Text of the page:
EXCLUSIVE: Mounds of pig corpses are seen from farms forced to euthanize healthy hogs while grocers run out of meat - as pork producers say they will kill 10 MILLION more because major processing plants remain closed

 

·         WARNING: GRAPHIC PHOTOS 

·         Farmers will have to euthanize 10 million pigs by mid-September to avoid overcrowding because meat processing plants remain closed due to COVID-19

·         DailyMail.com has disturbing photos showing mounds of dead hogs at the JBS USA processing plant in southern Minnesota

·         Thousands of healthy pigs that were originally scheduled to be processed instead had to be euthanized at the processing plant in Worthington, Minnesota

·         'Each day JBS is shut down, another 20,000 pigs that were scheduled to be processed have to go somewhere,' said one pig farmer

·         Currently about 170,000 pigs per day cannot be sent to plants, and there is not nearly enough space to house all of them

·         The National Pork Producers Council says the decision to euthanize as many as 10 million pigs in the coming months is ‘the only humane option’

·         The JBS plant processes 4percent of the nation's pork and voluntarily shutdown operations on April 20 after more than 200 employees tested positive for COVID - 19 but has reopened at limited capacity

 

By Alan Butterfield In Worthington, Minnesota And Sandra Clark and Ralph Ortega For Dailymail.com (UK)

15 May 2020

 

Farmers say they will have to euthanize as many as 10 million pigs by mid-September to avoid overcrowding because meat processing plants remain closed due to the coronavirus outbreak.

 

Currently, about 170,000 pigs per day cannot be sent to plants, and there is not nearly enough space to house all of them, the National Pork Producers Council says.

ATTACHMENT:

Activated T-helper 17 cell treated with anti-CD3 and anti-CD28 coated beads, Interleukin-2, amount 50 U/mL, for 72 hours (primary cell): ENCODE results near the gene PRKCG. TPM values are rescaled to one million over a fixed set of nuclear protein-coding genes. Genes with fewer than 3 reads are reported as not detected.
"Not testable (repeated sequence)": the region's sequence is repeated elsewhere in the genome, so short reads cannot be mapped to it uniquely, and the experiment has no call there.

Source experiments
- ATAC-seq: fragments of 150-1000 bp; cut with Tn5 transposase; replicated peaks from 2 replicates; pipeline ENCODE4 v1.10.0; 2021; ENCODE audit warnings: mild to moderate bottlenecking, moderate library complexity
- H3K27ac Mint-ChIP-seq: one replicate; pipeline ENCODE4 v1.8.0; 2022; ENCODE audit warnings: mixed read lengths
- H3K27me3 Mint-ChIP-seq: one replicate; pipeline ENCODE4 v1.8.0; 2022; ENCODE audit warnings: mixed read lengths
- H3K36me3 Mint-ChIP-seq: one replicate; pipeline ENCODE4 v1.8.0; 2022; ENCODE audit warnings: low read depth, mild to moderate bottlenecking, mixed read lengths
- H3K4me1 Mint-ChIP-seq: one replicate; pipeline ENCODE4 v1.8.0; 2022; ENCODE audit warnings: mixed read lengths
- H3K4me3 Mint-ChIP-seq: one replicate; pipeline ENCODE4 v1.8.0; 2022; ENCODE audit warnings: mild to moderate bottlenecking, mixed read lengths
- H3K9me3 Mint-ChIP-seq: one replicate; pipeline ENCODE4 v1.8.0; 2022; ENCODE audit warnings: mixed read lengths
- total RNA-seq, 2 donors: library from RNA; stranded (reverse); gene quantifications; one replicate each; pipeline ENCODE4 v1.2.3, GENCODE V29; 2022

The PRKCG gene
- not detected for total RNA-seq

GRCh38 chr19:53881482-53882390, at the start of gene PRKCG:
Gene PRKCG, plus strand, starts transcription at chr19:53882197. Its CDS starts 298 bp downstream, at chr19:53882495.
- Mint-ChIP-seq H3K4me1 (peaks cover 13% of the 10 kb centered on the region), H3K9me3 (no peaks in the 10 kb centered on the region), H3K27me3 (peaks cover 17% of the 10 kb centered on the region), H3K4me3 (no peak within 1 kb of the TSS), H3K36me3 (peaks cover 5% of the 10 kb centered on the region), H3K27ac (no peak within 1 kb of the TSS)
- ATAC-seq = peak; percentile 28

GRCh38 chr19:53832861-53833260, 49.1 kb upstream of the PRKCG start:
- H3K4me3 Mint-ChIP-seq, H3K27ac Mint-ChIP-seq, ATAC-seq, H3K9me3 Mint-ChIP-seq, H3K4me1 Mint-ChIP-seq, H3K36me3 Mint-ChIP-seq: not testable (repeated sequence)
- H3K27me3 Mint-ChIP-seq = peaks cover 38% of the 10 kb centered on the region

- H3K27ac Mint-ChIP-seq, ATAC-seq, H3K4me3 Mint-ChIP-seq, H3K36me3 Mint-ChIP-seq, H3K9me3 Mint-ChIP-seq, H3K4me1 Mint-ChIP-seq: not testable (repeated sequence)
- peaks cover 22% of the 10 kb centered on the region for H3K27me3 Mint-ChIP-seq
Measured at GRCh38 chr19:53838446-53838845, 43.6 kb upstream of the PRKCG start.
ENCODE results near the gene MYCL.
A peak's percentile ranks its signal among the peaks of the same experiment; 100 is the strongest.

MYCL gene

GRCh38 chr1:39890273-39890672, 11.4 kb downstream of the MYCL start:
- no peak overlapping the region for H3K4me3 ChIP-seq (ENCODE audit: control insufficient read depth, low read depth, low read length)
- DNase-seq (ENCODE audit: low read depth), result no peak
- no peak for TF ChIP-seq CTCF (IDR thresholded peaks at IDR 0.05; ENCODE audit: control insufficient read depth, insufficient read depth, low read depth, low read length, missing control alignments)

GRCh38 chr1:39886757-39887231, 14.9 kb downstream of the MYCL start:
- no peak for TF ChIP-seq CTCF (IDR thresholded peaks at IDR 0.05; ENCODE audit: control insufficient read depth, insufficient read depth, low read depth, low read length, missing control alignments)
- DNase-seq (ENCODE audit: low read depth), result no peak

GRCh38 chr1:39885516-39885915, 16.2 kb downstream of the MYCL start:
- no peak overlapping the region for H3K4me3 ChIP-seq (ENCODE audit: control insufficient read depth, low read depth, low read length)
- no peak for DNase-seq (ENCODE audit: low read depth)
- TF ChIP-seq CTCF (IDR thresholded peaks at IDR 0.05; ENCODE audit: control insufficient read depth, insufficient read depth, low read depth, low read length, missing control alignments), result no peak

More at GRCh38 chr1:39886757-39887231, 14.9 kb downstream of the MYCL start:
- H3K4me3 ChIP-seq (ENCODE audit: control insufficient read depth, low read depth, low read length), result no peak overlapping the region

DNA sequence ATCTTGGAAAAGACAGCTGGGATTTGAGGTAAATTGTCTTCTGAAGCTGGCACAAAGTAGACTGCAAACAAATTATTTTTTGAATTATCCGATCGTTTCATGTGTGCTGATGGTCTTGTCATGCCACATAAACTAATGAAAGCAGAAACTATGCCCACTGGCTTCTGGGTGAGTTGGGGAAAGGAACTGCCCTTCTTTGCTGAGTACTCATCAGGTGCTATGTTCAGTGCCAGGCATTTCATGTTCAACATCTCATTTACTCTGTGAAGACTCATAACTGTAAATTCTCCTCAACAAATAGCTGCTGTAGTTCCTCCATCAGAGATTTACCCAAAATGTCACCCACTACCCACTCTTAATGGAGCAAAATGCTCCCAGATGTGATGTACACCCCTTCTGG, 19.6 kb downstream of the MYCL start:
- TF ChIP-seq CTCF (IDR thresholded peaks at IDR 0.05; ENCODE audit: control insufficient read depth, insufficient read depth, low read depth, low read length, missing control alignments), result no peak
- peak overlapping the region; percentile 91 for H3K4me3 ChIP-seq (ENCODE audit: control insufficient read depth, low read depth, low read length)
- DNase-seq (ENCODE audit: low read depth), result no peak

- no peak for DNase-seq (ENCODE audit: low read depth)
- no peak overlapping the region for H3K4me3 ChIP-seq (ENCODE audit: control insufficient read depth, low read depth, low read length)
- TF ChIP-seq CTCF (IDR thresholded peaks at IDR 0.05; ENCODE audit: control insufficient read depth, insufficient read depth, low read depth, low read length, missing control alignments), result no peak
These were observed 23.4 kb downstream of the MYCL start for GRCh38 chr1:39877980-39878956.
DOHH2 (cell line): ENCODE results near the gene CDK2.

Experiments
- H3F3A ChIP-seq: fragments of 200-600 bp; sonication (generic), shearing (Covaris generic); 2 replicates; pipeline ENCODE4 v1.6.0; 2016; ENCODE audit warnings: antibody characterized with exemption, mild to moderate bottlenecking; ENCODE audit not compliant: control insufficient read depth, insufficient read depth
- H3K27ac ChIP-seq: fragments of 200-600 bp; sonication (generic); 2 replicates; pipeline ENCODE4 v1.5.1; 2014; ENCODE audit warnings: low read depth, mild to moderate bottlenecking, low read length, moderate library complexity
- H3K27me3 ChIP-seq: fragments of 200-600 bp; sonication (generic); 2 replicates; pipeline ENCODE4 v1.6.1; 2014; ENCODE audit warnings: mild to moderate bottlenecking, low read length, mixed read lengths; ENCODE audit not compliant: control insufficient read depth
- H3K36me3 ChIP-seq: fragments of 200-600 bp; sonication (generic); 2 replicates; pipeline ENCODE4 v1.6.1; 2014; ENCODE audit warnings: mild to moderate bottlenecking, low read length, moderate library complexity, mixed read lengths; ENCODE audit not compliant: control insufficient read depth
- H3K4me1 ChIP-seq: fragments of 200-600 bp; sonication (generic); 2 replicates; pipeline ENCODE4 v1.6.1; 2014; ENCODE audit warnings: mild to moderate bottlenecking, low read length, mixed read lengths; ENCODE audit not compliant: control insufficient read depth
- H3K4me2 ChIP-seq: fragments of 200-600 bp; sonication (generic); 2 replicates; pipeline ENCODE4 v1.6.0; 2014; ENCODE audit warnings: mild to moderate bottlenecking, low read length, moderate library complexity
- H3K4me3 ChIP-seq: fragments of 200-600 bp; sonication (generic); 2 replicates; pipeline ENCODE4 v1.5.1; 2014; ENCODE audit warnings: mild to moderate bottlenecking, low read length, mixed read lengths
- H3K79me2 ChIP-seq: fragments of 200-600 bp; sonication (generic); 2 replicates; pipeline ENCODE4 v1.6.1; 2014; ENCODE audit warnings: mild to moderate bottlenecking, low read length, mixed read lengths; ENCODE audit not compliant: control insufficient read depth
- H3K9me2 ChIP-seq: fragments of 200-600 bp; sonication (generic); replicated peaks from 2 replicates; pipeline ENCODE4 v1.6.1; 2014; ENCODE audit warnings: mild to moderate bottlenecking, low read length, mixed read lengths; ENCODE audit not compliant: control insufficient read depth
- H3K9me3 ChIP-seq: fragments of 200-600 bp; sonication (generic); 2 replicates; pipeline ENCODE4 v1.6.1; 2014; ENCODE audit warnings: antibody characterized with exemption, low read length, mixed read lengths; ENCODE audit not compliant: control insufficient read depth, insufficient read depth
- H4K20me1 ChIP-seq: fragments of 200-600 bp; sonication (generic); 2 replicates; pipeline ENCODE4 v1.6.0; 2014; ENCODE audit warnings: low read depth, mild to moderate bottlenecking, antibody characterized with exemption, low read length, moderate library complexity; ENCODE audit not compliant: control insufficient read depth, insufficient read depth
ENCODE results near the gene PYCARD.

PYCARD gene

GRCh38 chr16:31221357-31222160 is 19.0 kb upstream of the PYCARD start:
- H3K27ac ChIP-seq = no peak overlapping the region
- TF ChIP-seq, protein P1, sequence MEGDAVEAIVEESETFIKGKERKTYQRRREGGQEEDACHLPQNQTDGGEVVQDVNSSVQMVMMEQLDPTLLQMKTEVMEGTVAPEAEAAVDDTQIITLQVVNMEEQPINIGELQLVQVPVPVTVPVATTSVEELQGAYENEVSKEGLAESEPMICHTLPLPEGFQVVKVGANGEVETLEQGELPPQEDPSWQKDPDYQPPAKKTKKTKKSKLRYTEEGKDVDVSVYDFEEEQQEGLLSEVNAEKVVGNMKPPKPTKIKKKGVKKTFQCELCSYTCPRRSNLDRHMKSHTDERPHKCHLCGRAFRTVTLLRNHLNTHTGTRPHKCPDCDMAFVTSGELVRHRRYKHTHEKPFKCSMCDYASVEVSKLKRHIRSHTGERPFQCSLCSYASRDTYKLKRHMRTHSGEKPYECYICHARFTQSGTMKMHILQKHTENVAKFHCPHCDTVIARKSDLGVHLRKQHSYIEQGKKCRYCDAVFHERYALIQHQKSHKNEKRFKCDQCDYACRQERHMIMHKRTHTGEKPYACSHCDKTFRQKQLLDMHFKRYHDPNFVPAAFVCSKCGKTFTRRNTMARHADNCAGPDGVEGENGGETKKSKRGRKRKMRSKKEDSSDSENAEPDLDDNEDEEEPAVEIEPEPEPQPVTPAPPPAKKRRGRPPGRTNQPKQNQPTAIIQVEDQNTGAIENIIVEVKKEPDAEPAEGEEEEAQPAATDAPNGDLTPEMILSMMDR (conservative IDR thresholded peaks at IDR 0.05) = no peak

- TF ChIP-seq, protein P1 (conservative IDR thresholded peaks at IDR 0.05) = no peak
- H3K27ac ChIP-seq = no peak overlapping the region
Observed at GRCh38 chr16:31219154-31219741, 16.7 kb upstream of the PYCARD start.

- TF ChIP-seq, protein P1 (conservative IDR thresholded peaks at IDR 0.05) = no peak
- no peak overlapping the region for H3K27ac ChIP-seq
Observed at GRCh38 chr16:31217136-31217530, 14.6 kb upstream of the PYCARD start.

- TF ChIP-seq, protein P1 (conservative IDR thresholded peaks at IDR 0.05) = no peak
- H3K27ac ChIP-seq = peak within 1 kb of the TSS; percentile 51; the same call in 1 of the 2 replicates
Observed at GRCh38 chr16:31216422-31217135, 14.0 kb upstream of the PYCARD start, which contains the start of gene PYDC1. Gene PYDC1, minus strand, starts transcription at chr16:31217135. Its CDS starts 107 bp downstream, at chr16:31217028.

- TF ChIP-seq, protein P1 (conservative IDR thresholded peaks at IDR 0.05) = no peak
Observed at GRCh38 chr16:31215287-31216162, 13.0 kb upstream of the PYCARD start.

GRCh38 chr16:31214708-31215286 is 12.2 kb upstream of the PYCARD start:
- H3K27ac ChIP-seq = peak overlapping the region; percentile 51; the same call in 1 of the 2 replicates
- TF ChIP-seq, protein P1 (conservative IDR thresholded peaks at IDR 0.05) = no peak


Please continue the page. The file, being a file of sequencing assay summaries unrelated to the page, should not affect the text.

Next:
The decision to euthanize as many as 10 million pigs in the coming months is 'the only humane option,' the trade organization says, since the animals can grow large quickly in confined settings and can become aggressive with each other.

 

This comes as DailyMail.com has obtained exclusive disturbing photos of thousands of dead hogs already euthanized at the JBS USA processing plant in southern Minnesota, after the plant shut down operations due employees testing positive for COVID-19.

 

Meatpacking plants across the US have been closed over coronavirus outbreaks among workers since the start of April, impacting major food companies, including Tyson Foods, Smithfield Foods, JBS USA Holdings, and Cargill.

 

There have been 14,000 confirmed cases in 181 meat processing plants of the coronavirus, which has been blamed for the deaths of 54 workers, reports CBS News. 

 

As much as 40 per cent of America’s pork-packaging capacity has been idled.

 

Thousands of healthy pigs that were originally scheduled to be processed instead had to be euthanized at the JBS pork processing plant in Worthington, Minnesota.

 

The JBS Worthington Plant, which processes 4percent of the nation's pork, voluntarily shutdown operations on April 20 after more than 200 of its 2,000 employees tested positive for COVID-19.

 

Because of the processing plant's closure, farmers couldn't bring their pigs to get processed, leaving pig farmers no other option but to humanely euthanize thousands of their market weight hogs.

 

As farmers move to euthanize their pigs, the bodies of thousands of the animals have already been left rotting on compost heaps, disposed of by slaughterhouses. 

 

Hundreds of thousands of animals are already backed up, and CoBank says an estimated 7 million animals may have to be destroyed during the current quarter. That translates into roughly a billion pounds of meat lost to consumers.

 

Some pigs have even been thrown into tree grinders, reminiscent of a scene in the film Fargo, where a similar device is used to dispose of human body parts.

 

Bloomberg reports rendering plants are seeing higher volumes of hogs turned into everything from gelatin to sausage casings.